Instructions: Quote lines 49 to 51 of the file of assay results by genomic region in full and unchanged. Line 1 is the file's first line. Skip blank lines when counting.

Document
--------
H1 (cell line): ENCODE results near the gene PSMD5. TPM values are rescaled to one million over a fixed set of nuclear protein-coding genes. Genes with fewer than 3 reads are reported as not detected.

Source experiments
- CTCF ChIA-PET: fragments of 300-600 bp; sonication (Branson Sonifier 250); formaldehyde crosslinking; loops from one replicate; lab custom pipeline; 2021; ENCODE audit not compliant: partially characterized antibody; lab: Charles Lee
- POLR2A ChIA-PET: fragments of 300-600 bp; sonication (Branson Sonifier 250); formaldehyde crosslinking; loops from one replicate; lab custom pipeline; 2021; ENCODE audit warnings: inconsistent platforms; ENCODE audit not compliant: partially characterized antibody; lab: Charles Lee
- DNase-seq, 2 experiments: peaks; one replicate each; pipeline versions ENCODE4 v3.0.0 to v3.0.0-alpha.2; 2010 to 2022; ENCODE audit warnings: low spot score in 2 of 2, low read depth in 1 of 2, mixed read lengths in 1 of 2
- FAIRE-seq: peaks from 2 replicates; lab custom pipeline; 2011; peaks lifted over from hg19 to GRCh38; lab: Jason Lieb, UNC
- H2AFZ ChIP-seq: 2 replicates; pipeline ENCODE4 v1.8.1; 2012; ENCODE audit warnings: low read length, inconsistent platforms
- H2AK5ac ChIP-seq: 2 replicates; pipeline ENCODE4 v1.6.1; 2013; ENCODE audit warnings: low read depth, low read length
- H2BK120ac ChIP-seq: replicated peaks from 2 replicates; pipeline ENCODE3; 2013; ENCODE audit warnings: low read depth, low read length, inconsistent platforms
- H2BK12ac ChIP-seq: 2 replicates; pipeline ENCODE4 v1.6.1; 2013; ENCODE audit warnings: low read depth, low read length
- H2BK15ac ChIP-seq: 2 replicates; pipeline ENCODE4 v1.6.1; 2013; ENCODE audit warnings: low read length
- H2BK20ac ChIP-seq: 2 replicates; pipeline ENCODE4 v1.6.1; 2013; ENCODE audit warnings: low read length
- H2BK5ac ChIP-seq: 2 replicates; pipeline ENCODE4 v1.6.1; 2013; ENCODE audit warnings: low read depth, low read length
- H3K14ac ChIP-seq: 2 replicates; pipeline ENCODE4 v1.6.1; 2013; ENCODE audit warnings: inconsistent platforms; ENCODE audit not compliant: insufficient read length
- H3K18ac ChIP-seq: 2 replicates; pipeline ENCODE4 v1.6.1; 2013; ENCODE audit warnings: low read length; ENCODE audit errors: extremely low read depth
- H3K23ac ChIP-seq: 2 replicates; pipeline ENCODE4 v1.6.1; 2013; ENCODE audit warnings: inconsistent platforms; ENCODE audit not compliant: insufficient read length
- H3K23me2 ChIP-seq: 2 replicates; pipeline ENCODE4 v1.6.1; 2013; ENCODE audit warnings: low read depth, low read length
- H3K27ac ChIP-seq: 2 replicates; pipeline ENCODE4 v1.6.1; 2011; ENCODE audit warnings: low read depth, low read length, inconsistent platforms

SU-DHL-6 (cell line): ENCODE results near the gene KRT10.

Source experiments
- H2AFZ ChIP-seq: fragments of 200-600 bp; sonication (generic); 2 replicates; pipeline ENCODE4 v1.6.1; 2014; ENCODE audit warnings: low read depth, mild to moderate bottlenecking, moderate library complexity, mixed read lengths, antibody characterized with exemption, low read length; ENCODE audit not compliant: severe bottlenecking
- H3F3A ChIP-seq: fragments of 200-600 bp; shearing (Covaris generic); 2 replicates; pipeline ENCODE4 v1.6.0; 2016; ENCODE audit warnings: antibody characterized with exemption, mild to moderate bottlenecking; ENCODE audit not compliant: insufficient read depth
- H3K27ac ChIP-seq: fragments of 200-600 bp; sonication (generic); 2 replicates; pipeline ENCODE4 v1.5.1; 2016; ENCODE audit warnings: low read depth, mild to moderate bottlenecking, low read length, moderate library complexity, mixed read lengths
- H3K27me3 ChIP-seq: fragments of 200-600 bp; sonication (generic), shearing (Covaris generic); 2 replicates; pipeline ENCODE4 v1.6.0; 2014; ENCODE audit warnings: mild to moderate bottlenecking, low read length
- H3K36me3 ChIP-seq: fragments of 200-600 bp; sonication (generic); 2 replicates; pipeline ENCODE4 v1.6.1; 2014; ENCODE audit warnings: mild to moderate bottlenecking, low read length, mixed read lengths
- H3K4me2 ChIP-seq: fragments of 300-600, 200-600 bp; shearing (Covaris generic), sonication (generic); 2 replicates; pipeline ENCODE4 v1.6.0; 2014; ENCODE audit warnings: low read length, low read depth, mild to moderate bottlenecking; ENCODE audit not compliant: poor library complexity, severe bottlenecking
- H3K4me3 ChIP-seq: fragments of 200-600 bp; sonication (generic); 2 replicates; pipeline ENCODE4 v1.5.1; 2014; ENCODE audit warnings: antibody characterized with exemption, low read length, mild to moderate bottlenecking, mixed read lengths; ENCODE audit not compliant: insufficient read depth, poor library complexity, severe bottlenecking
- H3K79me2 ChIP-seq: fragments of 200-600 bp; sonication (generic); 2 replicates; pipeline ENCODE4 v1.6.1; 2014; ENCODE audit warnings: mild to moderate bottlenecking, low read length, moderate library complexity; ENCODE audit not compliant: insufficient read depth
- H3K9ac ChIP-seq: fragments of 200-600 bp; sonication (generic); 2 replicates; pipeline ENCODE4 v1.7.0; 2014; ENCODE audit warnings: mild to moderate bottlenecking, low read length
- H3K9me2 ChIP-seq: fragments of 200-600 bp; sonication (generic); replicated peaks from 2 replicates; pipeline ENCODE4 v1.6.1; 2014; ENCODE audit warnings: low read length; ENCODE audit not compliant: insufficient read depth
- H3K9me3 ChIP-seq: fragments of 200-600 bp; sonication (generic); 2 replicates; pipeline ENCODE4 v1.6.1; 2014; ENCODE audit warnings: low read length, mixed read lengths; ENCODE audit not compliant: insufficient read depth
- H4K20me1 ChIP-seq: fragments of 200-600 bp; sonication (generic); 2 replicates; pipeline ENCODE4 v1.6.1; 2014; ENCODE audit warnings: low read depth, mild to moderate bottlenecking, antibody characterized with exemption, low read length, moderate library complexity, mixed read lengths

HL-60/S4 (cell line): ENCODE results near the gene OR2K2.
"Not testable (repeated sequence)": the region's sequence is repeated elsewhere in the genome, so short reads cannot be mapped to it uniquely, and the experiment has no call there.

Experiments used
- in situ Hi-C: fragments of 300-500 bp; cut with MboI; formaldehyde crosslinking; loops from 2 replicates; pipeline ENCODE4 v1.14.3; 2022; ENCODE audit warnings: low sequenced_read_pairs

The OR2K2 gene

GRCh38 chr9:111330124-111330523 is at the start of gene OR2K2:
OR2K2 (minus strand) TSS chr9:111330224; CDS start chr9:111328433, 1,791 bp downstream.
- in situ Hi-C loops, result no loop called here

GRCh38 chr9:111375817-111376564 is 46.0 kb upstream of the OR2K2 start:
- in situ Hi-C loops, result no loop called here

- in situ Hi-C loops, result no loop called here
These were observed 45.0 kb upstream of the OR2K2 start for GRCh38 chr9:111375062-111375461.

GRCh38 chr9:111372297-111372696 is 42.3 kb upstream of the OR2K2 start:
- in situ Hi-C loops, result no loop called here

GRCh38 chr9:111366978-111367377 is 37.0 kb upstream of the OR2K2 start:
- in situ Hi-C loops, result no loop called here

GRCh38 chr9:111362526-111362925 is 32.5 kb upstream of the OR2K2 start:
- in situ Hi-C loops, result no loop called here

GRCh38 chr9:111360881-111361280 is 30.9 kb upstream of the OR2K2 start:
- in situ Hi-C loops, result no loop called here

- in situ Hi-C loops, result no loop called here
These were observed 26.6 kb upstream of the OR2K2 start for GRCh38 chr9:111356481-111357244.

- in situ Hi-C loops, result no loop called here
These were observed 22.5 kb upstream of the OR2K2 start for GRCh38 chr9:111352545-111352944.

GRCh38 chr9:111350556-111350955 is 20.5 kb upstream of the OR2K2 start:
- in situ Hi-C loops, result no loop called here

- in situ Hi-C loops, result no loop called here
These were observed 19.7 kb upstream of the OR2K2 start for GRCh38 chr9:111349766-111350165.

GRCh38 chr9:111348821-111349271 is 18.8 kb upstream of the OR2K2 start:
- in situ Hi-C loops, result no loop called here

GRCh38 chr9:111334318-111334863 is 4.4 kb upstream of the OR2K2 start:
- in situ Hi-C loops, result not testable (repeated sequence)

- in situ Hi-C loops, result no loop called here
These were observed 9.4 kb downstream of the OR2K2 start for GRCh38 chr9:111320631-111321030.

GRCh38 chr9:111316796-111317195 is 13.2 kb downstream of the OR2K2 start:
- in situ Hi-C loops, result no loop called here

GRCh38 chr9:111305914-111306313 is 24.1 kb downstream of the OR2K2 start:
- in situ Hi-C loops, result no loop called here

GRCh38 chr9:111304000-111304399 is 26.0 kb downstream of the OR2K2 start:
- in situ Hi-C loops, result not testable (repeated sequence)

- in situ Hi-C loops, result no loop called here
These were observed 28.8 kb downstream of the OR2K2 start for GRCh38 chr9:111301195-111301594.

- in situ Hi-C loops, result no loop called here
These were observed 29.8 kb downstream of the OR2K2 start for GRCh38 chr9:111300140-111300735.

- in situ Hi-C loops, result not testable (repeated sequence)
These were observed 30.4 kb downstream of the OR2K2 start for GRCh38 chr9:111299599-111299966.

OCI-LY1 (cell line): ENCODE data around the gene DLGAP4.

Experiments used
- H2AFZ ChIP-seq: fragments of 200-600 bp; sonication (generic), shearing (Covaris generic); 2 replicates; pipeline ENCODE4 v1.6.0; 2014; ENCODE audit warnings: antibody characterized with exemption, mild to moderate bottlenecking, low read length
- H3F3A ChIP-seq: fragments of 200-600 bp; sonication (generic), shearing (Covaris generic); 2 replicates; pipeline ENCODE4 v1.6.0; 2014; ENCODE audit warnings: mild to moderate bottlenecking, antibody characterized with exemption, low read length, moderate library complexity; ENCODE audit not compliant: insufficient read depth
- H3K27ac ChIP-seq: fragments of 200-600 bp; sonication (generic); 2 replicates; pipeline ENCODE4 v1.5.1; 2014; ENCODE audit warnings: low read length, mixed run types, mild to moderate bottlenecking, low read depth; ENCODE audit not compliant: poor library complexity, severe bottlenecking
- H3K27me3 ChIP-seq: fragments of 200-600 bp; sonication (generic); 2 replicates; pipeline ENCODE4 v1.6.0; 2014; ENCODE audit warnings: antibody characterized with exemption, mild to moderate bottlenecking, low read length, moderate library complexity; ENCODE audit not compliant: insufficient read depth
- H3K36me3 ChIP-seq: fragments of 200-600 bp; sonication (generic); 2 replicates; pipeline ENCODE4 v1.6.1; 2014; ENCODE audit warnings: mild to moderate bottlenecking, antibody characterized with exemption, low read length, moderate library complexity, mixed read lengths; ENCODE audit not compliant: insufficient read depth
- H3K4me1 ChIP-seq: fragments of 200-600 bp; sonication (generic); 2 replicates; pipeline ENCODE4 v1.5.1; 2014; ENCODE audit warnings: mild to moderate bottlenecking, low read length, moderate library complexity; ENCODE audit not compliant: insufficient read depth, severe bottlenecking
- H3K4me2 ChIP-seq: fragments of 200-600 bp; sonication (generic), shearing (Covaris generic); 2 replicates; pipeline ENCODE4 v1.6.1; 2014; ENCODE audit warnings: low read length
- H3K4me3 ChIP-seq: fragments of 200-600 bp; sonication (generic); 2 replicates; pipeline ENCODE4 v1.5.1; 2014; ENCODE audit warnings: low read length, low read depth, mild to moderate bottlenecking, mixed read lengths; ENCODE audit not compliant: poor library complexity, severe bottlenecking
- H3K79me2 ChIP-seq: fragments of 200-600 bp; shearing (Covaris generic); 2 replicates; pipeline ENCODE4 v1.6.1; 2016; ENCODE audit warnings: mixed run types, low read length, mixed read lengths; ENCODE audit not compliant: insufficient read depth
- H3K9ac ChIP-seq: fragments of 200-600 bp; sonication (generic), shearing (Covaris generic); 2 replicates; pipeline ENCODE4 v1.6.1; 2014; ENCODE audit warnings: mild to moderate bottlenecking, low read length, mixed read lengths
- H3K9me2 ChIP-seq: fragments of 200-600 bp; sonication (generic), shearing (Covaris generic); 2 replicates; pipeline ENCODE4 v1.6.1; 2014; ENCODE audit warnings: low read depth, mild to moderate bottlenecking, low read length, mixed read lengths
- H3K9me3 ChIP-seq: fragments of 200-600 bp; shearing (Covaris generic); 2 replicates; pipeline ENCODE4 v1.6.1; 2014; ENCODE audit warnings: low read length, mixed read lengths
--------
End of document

GRCh38 chr9:111362526-111362925 is 32.5 kb upstream of the OR2K2 start:
- in situ Hi-C loops, result no loop called here

GRCh38 chr9:111360881-111361280 is 30.9 kb upstream of the OR2K2 start: